I made my Crab Spider in City of Heroes primarily because I wanted to have someone as a spider. My character concept for her was sort of ridiculous. I did not think that she’d become my main character, have an immensely satisfying roleplaying arc, and wind up being a character I look upon with great fondness. But that’s exactly what happened, and I could still probably write a whole column about Rubi Sloane and her path from Arachnos to Longbow.

She’s hardly the only character, though. From my Shaman in World of Warcraft to my Smuggler in Star Wars: The Old Republic, I’ve made a lot of characters whom I expected to not care about but wound up loving. What about you? What characters have you made that you found yourself unexpectedly fond of?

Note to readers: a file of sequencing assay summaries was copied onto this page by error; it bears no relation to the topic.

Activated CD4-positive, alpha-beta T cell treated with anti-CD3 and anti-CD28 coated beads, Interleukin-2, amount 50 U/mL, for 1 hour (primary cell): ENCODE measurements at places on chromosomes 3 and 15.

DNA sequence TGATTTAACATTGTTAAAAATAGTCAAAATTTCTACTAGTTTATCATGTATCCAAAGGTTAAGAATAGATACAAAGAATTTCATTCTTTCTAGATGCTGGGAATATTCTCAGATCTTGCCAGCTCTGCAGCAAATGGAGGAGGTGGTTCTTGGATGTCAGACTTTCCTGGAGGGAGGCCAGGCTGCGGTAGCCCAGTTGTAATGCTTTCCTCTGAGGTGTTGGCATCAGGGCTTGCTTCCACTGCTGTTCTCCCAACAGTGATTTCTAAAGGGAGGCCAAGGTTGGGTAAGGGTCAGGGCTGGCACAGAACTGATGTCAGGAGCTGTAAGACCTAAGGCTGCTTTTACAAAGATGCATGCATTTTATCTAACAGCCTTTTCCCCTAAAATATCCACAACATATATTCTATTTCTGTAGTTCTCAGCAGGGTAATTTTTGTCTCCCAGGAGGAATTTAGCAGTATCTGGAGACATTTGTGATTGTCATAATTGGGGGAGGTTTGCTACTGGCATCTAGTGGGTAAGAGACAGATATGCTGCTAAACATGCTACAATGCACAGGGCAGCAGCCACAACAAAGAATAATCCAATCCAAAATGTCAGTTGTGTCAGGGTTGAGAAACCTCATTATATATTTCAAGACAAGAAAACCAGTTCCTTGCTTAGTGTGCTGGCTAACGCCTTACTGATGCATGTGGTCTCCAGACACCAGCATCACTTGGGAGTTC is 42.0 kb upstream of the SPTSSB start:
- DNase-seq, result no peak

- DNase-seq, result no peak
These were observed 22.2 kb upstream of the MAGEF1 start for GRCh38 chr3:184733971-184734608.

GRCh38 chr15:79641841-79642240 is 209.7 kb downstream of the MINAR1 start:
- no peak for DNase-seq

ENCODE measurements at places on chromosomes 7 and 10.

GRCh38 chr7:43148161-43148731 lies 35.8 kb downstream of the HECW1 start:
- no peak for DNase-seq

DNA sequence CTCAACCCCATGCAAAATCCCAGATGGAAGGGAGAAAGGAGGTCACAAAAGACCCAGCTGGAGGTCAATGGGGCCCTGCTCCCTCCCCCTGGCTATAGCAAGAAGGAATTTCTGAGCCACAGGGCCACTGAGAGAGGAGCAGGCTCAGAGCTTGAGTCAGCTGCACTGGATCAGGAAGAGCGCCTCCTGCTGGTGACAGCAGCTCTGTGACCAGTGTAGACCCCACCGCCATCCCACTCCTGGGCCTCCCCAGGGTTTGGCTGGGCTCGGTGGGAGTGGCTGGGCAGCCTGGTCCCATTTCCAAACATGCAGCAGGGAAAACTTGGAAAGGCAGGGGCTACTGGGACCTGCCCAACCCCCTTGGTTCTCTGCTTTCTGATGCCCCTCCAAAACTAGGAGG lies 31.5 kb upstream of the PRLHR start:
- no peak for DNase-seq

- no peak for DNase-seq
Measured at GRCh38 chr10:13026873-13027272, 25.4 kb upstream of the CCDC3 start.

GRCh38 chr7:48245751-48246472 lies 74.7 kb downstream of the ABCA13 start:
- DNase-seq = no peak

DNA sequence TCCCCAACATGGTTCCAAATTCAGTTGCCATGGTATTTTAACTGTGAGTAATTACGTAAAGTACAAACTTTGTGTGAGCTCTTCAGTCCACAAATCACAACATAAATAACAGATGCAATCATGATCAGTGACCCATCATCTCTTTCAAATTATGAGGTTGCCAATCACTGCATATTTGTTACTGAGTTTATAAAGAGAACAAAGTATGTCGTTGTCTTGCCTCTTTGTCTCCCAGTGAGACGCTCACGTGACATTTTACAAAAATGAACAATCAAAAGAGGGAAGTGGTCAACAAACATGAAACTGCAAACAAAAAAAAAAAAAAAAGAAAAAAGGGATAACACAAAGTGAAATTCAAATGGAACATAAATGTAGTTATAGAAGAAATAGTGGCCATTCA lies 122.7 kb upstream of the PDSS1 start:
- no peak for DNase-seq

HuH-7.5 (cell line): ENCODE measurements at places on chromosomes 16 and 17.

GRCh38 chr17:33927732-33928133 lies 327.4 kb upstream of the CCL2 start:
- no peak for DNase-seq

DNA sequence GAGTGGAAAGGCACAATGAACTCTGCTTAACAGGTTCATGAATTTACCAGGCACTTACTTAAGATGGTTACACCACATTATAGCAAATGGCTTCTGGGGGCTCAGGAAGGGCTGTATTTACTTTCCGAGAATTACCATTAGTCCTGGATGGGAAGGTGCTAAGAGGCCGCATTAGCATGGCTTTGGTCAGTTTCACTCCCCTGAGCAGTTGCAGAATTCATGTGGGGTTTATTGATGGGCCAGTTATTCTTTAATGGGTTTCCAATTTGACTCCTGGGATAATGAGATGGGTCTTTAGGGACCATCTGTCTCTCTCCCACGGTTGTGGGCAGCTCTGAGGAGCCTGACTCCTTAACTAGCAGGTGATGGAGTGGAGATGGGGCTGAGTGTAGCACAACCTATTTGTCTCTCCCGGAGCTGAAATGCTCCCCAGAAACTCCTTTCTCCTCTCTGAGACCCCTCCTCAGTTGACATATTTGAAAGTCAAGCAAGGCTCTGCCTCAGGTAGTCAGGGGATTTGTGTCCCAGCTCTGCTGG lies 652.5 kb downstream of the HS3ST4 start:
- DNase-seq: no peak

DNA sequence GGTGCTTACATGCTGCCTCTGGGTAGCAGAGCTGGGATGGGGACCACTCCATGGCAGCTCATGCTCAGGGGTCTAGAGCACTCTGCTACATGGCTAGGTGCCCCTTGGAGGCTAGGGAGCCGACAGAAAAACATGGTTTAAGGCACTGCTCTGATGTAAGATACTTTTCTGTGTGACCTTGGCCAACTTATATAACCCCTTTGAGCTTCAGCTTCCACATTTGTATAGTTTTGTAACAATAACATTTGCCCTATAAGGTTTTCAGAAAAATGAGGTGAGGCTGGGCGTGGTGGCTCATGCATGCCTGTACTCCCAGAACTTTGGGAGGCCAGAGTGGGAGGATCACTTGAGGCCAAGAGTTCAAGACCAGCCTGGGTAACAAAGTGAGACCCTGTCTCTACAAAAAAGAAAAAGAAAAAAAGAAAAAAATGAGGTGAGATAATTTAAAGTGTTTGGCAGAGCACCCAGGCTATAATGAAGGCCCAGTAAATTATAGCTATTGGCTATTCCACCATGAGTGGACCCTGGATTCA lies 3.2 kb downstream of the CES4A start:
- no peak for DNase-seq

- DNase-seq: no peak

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LOTRO Legendarium: Eight years, eight pictures, eight stories

I might be a little tardy in doing this, but every spring since I started to write about Lord of the Rings Online, I’ve done a column in honor of the game’s anniversary. When I began, LOTRO was only a few years old; now it’s two years shy of a full decade.

In the past I’ve discussed the history of the game and some of the grander milestones, but today I’d like to engage LOTRO’s anniversary on a smaller, more personal level. As with many of you, I have a screenshot folder that is practically bulging with pictures taken of my adventures over the years. While some of those are just pretty vistas, others have significant stories attached.